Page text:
Jessica Kane takes over our blog this month to discuss AMP. Thanks Jessica!
The Accelerated Mobile Pages (AMP) project allows web developers to create smooth, fast-loading web pages. Created by Google in 2015, the original goal of AMP was to improve the experience of browsing the web on a mobile phone. Today, most users interact with AMP through Google search results, although Facebook has also developed a similar platform, known as Instant Articles.
The 3 Components of AMP Pages
AMP can be broken down into three core components: AMP HTML, AMP JS, and AMP Cache.
AMP HTML is basically the normal HTML programming language used by web developers all over the world with a few changes. Namely, AMP HTML adds some restrictions to traditional HTML in an effort to provide a more reliable performance. Additionally, AMP HTML also has its own unique features such as AMP-specific tags that enable unsupported features in browsers.
Much like AMP HTML, the goal of AMP JS is to improve the performance and speed of mobile web browsing. Specifically, AMP JS is focused on rendering web pages as quickly as possible. One of the key areas of optimization for AMJ pages is that AMP JS forces everything on the page to load asynchronously, which means one part of the page that is loading slowly will not slow down other aspects of the page.
Finally, AMP Cache is another key ingredient of the AMP platform that serves cached versions of AMP pages. AMP Cache improves loading speeds and reliability by serving cached versions of web pages that have been pre-validated to load properly to site visitors.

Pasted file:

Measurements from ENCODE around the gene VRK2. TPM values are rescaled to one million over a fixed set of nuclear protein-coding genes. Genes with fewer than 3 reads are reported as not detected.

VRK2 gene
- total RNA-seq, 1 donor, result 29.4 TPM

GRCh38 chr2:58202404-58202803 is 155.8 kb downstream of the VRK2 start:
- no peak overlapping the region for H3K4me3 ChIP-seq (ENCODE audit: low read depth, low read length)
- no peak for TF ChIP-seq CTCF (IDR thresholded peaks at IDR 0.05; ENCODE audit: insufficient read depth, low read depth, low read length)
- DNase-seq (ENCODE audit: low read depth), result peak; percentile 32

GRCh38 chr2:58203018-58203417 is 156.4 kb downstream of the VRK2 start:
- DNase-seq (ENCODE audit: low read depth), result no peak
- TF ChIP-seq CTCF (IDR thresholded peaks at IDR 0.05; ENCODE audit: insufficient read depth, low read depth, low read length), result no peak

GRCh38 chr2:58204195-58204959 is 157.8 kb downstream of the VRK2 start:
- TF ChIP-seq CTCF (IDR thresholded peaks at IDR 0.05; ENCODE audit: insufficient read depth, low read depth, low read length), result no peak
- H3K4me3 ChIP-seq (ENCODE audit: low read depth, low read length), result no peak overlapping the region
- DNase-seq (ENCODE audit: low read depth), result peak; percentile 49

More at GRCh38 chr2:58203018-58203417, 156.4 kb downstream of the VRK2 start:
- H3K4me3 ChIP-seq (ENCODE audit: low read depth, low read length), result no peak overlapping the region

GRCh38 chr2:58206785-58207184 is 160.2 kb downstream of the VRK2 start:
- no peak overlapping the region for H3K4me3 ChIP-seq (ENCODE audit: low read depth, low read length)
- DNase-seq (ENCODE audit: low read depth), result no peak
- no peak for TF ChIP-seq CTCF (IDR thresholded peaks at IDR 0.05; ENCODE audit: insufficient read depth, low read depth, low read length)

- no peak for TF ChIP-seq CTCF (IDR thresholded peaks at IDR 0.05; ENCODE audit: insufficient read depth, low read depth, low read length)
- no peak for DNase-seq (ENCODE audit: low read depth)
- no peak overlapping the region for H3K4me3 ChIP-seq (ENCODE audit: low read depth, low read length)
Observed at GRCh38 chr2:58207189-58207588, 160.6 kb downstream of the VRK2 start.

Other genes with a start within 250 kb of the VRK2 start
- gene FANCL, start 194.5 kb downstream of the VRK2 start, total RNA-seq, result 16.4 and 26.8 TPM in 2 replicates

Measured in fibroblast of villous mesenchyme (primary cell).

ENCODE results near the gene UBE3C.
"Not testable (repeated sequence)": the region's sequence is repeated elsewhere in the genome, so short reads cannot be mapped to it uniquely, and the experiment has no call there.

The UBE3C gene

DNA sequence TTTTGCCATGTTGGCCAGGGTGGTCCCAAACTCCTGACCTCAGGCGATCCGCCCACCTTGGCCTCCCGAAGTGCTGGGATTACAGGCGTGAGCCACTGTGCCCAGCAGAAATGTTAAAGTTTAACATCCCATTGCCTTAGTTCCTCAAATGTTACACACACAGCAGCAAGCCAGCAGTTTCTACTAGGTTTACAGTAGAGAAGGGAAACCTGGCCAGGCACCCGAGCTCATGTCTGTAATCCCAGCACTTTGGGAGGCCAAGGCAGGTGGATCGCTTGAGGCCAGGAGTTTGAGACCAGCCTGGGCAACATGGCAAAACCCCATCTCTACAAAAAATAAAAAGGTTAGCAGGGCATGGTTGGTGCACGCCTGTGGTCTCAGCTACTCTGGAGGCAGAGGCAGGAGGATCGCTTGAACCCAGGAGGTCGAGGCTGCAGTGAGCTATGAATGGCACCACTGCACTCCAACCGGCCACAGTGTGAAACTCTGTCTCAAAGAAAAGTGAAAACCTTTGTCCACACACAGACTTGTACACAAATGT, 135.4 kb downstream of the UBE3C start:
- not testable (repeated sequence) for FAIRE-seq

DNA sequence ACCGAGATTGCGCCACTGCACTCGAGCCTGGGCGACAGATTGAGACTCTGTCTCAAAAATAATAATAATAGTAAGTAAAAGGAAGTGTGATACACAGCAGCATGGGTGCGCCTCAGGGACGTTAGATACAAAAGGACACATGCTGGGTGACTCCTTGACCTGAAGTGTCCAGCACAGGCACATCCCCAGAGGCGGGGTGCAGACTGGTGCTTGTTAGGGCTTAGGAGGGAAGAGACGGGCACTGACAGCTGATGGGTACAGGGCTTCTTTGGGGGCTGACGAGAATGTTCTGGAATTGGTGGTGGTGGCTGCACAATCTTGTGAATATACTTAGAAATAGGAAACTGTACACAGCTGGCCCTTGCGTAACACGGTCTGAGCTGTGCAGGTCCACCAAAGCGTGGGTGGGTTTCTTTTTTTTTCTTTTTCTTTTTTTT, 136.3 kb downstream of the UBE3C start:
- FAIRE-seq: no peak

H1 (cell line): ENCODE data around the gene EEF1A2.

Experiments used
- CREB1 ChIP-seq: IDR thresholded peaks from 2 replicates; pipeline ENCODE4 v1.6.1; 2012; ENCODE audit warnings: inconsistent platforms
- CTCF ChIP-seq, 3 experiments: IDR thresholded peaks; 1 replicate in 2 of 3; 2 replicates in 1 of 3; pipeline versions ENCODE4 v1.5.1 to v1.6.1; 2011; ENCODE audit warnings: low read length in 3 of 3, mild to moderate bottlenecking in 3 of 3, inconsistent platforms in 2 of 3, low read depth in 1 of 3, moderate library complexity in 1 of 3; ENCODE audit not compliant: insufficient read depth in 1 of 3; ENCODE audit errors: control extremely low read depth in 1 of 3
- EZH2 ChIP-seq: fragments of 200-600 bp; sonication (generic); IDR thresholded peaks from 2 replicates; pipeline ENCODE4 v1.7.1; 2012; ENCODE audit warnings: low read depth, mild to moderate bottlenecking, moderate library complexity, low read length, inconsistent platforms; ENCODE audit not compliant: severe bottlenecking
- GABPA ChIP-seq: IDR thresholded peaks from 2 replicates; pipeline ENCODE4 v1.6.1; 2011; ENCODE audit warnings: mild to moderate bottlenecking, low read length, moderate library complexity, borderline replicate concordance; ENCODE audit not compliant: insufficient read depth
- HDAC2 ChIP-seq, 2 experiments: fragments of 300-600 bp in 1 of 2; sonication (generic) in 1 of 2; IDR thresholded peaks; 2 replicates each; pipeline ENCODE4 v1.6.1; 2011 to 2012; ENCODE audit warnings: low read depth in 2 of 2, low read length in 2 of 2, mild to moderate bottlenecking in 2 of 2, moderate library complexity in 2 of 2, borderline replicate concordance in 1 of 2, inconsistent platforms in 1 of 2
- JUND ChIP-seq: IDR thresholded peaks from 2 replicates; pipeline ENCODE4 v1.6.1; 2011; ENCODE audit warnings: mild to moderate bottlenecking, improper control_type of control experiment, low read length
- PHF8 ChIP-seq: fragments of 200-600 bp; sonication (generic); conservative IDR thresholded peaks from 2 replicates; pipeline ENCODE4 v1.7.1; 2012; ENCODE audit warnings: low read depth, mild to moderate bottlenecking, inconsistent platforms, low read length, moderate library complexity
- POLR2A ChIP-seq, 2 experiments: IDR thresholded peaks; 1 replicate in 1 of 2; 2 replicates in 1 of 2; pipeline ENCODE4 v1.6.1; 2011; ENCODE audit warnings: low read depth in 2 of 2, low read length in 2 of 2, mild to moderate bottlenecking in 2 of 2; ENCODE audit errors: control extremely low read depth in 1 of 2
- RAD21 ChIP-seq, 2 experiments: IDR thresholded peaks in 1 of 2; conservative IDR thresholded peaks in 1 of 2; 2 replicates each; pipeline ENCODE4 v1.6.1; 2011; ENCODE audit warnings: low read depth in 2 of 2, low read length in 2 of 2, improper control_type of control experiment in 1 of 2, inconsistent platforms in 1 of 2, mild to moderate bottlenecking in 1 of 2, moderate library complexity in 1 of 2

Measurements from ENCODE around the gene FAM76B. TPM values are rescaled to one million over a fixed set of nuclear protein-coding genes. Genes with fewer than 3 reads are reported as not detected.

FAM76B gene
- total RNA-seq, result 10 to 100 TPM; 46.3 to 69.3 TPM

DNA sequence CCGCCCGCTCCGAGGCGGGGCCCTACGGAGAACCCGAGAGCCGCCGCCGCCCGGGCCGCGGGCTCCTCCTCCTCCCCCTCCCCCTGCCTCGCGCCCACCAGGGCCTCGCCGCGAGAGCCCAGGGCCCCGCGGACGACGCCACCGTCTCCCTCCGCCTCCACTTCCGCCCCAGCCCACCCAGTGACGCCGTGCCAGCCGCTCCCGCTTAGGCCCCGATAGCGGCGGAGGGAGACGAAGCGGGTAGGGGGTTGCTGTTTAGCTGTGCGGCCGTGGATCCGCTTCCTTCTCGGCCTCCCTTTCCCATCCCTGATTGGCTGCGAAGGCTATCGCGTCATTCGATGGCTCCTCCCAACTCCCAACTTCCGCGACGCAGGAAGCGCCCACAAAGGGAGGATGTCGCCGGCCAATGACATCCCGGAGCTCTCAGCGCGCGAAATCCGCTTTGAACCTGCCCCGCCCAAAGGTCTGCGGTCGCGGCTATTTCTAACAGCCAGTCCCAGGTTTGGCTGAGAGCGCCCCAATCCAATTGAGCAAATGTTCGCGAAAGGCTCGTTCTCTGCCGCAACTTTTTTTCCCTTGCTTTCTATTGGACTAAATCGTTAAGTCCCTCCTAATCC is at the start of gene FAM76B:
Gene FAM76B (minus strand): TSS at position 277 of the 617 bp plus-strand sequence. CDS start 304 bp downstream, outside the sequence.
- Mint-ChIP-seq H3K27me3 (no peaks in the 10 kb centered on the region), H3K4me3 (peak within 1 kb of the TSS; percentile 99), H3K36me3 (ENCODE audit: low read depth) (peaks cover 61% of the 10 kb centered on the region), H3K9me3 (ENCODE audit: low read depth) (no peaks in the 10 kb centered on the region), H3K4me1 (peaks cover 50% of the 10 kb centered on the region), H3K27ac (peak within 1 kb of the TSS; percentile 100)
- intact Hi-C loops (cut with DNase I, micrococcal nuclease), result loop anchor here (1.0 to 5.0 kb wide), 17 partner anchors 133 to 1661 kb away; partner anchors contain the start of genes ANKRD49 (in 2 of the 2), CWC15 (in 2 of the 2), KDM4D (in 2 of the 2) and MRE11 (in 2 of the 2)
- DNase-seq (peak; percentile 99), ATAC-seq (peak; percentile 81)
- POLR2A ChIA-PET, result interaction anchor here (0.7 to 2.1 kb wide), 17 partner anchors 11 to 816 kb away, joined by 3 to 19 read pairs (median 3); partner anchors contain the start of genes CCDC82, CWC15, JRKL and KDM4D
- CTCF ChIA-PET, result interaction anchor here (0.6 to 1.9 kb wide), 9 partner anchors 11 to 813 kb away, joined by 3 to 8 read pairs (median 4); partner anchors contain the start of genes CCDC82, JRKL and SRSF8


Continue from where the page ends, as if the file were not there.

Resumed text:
Who Uses AMP?
Due to the heavy use of AMP in Google Search, AMP was able to obtain 7 percent of all traffic to top publishers in the United States by early 2017, roughly a year after the project was officially launched. By May 2017, 900,000 different web domains were publishing AMP pages. The growth of AMP took another major leap in the summer of 2017 when Twitter started to link to AMP pages from their mobile apps.
Any third party is able to integrate in to the AMP platform as long as they comply with the protocol specifications. For example, 30 analytics companies and 120 advertising companies have participated in the AMP Project, building their own features along the way.
AMP has been so successful that even some of Google’s key competitors, such as Bing and Baidu, now link to AMP pages. Other major websites that link to AMP pages include Reddit, LinkedIn, WordPress, Tumblr, eBay, and Pinterest.
One of the key reasons for the massive adoption of AMP by the online publishing world (in addition to fast loading times) is that these types of pages also cut down on the amount of data people use when they’re not connected to a Wi-Fi router. By cutting away a lot of the junk, such as pop-ups, that are associated with the desktop browsing experience, web developers are able to also lower the literal cost of loading a page in terms of the effect on site visitors’ monthly mobile phone bill.
Does Your Website Need AMP?
At this point, AMP has become the way in which web browsing works best on mobile devices. Google has indicated that AMP pages sourced from Google Search results will load in less than one second. Third party reviews from CNBC and Gizmodo have also found large improvements in loading times when compared to traditional web pages.
To give users a user-friendly browsing experience on their mobile devices, especially when they’re visiting a website for the first time, implementing AMP is basically a requirement these days. With AMP, anyone who has their own website for business or personal reasons can be sure no one is going to change their mind about viewing a site while waiting for it to load.
Jessica Kane is a professional blogger who focuses on personal finance and other money matters. She currently writes for Checkworks.com, where you can get personal checks and business checks.